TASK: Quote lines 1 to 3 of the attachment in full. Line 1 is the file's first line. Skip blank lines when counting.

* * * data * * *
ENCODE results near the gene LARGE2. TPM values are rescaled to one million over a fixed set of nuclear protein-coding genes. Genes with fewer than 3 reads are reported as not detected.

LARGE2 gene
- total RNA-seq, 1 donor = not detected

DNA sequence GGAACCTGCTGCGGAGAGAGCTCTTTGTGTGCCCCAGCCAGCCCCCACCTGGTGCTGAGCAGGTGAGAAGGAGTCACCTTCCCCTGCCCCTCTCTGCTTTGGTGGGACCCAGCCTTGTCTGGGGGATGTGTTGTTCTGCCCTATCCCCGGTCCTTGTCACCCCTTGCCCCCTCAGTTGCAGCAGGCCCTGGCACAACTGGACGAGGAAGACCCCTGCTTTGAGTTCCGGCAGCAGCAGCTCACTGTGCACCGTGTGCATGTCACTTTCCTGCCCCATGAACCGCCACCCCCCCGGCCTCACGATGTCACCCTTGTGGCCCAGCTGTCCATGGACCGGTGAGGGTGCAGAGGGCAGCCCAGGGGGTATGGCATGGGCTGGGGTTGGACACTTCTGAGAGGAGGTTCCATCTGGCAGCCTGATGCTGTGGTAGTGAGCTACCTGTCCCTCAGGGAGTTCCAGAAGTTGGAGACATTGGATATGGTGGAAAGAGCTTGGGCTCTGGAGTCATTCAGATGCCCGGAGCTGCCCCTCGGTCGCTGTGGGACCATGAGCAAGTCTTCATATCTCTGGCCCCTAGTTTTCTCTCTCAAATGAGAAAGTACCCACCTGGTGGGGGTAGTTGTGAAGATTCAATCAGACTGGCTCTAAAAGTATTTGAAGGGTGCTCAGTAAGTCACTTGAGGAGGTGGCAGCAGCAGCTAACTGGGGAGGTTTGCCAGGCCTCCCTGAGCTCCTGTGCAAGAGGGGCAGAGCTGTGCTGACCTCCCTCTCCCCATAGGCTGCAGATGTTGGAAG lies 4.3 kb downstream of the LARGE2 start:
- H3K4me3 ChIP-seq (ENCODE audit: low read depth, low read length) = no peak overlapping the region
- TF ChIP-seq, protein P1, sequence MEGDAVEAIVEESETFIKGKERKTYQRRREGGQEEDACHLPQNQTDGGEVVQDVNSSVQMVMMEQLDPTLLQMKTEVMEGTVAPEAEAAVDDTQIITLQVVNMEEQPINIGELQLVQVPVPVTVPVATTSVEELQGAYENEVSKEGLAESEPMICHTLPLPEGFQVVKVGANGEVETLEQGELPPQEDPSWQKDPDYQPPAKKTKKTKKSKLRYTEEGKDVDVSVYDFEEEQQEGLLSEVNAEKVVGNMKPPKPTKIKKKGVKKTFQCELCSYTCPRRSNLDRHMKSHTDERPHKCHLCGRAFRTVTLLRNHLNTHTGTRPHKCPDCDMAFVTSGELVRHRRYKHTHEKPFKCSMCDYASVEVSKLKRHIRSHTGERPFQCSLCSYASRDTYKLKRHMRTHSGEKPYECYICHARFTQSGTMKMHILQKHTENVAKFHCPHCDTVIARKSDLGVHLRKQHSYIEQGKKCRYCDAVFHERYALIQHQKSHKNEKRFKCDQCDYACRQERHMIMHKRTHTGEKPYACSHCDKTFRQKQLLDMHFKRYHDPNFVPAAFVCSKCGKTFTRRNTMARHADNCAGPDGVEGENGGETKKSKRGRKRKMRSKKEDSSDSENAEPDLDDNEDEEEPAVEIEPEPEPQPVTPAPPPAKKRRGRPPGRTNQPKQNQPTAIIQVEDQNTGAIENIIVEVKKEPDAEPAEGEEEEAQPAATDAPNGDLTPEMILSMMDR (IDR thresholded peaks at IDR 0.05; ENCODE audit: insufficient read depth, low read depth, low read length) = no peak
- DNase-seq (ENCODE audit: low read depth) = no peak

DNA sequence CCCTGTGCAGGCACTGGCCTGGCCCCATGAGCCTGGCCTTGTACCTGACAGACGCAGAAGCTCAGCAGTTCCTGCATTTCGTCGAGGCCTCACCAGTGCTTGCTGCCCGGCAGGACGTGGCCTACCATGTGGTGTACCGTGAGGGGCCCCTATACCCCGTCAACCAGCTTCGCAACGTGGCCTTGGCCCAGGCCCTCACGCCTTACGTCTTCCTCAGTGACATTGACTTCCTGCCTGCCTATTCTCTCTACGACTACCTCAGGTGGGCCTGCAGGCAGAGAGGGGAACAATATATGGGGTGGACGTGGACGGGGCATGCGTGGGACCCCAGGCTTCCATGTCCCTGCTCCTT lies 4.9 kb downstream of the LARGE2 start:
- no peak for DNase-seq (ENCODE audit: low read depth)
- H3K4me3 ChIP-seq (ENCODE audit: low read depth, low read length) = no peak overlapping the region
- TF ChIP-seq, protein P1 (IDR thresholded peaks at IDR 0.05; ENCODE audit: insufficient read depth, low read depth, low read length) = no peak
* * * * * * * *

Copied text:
ENCODE results near the gene LARGE2. TPM values are rescaled to one million over a fixed set of nuclear protein-coding genes. Genes with fewer than 3 reads are reported as not detected.

LARGE2 gene
- total RNA-seq, 1 donor = not detected